MR. RUSSERT: Why shouldn’t the people of New Jersey have a right to pick their next governor and not have Jim McGreevey stay in office for two months and then hand off the governorship to the Democratic president of the State Senate?
SEN. CORZINE: Well, Tim, first of all, you know I have a bit of a vested interest in this, so I believe that the primary issue that we ought to be looking at is what is in the best interest of state of New Jersey and the people we try to serve. I don’t think the issue ought to be about individuals or parties. By the way, a number of Democrats are asking for an early election. This is not a Republican-Democrat thing. There are a lot of people that believe we ought to go to a special election, which has to be announced before September 2.
I believe that as Governor McGreevey argued in the paper today, there’s an argument on both sides of this, about an orderly transition, fulfilling the obligations and the policies he’s put in place. I’m not going to opine personally, but I do think that there’s a lot to be said about an electoral process, picking a governor, as opposed to having it be this constitutional format we have. But that is the constitution in New Jersey.
MR. RUSSERT: Orderly transition? He’s been paralyzed by this scandal, and people acknowledge that on both sides of the aisle, why can’t the people of New…
SEN. CORZINE: Tim, I’m not sure that that’s the case. You know, he has the ability to actually clean up some of the money politics that has gone on in New Jersey, sort of “pay to play,” they use the term. And the fact is he could issue executive orders with the freedom of not having to worry about what the politics of it are now, that he might not have done when he was running for re-election in 2005. I could make that case. I can make the case that he is going to be a lot stricter in how we deal with sprawl, how we implement our environmental regulations in the country–in the state. I think there are a lot of good things he could do if he chooses to truly be independent. That’s the problem with politics in New Jersey. It’s actually doubly overemphasized, pay to play, that we see too often here in Washington.
MR. RUSSERT: If Governor McGreevey changed his mind and said, “All right. I’m resigning immediately. There will be a special election,” would you run for governor?
SEN. CORZINE: I suggested directly to the governor I was prepared to do that.
MR. RUSSERT: Did you urge him to resign immediately?
SEN. CORZINE: I think that it would have been inappropriate for me to tell him to resign. I think he needs to examine what’s in the best interest of the state. I think secondarily he should look at what is at issue for his family. And I think anyone can measure those things and balance them out and come out with different conclusions reasonably. I might have taken a different decision if I were in that position. I respect the fact that he’s made that decision. I accept it, and I think we ought to get on with the constitution…
MR. RUSSERT: It sounds like you wish, though, he had resigned immediately and allowed a special election.
SEN. CORZINE: No, Tim, I’m not saying–I think that he needed to examine what he thinks is in the best interest of the state. He needed to look at the implications for his family. He did that. I accept his decision.
MR. RUSSERT: By your willingness to run for governor now, if it became available, what does that say about your commitment to elect Democrats to the U.S. Senate?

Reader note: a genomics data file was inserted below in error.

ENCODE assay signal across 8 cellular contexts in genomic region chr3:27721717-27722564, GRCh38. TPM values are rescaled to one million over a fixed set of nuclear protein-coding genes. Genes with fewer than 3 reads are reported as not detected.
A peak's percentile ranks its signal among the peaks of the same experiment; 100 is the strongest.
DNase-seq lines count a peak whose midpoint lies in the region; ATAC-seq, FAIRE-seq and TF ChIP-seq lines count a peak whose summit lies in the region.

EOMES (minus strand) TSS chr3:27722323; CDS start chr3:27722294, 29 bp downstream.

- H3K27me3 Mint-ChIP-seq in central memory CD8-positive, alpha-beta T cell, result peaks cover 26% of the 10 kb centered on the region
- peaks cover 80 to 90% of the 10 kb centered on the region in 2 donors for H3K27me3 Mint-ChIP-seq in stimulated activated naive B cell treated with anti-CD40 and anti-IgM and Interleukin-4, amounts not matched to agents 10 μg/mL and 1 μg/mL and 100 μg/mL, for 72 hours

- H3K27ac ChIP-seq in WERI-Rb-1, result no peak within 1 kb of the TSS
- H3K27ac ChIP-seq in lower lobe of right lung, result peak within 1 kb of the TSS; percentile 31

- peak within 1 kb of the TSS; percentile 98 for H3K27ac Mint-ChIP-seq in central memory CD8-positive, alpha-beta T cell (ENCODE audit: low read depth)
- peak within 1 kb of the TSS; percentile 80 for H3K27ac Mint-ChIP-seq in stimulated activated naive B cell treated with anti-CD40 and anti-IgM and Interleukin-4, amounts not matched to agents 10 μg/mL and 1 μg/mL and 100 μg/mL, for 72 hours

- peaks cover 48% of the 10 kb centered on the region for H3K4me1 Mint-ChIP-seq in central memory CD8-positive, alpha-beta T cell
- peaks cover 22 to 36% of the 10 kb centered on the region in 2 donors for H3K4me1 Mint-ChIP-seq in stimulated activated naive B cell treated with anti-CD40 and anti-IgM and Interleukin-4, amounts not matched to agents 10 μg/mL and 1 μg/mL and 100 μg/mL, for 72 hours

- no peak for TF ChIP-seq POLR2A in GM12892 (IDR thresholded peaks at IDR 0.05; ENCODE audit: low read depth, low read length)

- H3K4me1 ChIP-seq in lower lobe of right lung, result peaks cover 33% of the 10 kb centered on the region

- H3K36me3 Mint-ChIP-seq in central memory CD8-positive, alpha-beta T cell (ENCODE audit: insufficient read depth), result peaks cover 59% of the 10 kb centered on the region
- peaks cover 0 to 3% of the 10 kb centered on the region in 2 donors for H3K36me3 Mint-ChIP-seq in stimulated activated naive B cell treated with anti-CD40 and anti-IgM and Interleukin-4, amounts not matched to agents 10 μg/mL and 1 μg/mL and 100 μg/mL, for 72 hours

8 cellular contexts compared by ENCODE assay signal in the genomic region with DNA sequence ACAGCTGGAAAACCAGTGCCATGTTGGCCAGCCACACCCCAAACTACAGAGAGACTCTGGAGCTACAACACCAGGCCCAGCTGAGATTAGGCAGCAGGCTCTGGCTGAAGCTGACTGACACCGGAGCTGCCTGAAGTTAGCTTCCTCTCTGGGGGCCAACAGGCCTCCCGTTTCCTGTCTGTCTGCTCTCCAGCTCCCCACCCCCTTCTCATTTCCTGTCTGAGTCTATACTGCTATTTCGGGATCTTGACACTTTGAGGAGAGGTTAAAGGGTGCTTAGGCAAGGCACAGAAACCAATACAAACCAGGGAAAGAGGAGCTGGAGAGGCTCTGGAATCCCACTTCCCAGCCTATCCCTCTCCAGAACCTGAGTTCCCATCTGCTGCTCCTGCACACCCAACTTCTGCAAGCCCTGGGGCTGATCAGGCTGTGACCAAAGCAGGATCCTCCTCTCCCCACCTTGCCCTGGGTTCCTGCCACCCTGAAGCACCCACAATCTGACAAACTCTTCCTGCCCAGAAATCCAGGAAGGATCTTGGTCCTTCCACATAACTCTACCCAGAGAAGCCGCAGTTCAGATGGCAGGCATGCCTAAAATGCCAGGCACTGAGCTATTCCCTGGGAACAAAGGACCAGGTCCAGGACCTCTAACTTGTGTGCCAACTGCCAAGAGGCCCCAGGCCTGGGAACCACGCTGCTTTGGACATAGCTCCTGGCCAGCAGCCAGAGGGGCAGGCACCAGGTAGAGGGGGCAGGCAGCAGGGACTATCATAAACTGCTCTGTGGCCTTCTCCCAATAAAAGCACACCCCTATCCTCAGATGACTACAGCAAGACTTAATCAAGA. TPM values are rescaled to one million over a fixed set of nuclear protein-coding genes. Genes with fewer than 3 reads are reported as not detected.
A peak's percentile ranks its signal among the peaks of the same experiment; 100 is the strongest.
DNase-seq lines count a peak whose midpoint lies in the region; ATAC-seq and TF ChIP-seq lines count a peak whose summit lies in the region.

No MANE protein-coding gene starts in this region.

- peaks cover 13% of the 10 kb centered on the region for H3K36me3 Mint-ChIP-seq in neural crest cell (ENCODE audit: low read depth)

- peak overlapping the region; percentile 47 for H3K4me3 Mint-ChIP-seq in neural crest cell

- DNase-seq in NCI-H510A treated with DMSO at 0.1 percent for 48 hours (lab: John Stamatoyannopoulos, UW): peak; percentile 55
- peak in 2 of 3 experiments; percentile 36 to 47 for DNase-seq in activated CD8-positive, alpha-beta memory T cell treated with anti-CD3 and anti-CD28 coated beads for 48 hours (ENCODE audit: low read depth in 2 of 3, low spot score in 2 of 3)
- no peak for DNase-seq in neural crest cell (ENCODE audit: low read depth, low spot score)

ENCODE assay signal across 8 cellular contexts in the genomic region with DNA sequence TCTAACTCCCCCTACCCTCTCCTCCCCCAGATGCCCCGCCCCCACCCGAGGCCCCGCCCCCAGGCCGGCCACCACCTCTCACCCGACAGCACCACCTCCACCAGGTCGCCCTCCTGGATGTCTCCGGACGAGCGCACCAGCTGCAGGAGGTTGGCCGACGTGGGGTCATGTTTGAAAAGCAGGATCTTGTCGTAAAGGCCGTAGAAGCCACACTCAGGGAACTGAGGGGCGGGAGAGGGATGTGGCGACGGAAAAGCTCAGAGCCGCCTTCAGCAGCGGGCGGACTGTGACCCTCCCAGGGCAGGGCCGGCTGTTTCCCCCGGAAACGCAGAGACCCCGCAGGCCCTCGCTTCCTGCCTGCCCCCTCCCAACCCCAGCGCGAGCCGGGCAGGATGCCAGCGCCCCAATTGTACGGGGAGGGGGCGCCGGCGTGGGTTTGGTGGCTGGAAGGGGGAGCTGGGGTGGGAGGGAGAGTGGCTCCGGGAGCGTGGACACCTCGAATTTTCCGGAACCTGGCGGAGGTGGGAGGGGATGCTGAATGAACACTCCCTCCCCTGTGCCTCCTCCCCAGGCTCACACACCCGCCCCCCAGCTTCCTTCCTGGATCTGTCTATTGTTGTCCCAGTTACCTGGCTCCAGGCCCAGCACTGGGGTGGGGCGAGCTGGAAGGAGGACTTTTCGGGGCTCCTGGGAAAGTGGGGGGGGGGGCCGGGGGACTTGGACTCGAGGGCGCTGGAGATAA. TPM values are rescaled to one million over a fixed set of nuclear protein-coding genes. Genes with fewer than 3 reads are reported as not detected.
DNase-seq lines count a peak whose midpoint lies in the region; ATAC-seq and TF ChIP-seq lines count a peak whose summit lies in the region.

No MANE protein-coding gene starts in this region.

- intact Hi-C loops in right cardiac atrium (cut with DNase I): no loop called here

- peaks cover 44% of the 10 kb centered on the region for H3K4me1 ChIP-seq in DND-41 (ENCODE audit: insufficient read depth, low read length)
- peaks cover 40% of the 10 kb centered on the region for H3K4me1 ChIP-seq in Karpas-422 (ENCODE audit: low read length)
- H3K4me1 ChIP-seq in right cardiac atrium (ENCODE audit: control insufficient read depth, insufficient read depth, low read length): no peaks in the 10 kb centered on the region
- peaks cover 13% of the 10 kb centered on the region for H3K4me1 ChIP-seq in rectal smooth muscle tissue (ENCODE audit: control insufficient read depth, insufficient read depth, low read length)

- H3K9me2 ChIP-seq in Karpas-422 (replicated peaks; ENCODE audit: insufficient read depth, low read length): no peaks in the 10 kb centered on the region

SEN. CORZINE: Tim, if you check my travel schedule and where I am seven days a week, trying to both raise the resources and make sure the organization’s in place and be helpful to our candidates, you’ll know I’m absolutely committed, and I am. I do think there’s a crisis of confidence with regard to government in the state of New Jersey, and if there is an ability to try to bring some orderliness to it, some independence and a commitment to good government and people think that I’m the one that would best do that, then I’m prepared to do that because I’m a little bit sick and tired of picking up the newspaper and seeing New Jersey not recognized for what its good people are about.
MR. RUSSERT: If there’s an opening 15 months from now in the governorship, would you run?
SEN. CORZINE: That’s speculative. I’m going to look at it. I love the United States Senate. There’s a lot of great things we’re going to work on here, like with Rick Santorum, and all kinds of things on kids’ accounts. I love the United States Senate. But there is a need to make sure that we have credible, honest government in New Jersey, and I’m committed to making sure that happens.
In other words, Corzine Leaves Door Ajar, in Case McGreevey Bows Out.
Politics NJ has a table that shows results from a Bergen Record survey with 51% in favor of “resign now” and 52% in favor of “resign Nov 15”. NJ’s the first state with 103% people — no wonder the traffic’s bad.
Commenting on yesterday’s “I have work to do”, Roberto asks, “The work he has done so far is bad enough, he’s got more??”, a reasonable question in view of articles titled Energized governor strives for big finish. John Farmer of the Star Ledger warns us to be Careful what you vote for in an article about the current NJ constitution, which was enacted in 1947. In yesterday’s Star Ledger, details on last week’s goings-on Statehouse fight gets nasty fast, and speculation that “Now the governor may have assured his erstwhile foe [Republican Bret Schundler] another shot at the state’s top job”.
Contact the politicians and insist that we are allowed to vote for a change. Call your State representatives, and also:
New Jersey Democratic Party Contact page
Phone the Democratic Party: (609) 392-DEMS (3367)
Snail mail: McGreevey
The State House
P. O. Box 001
Trenton, NJ 08625
email contact page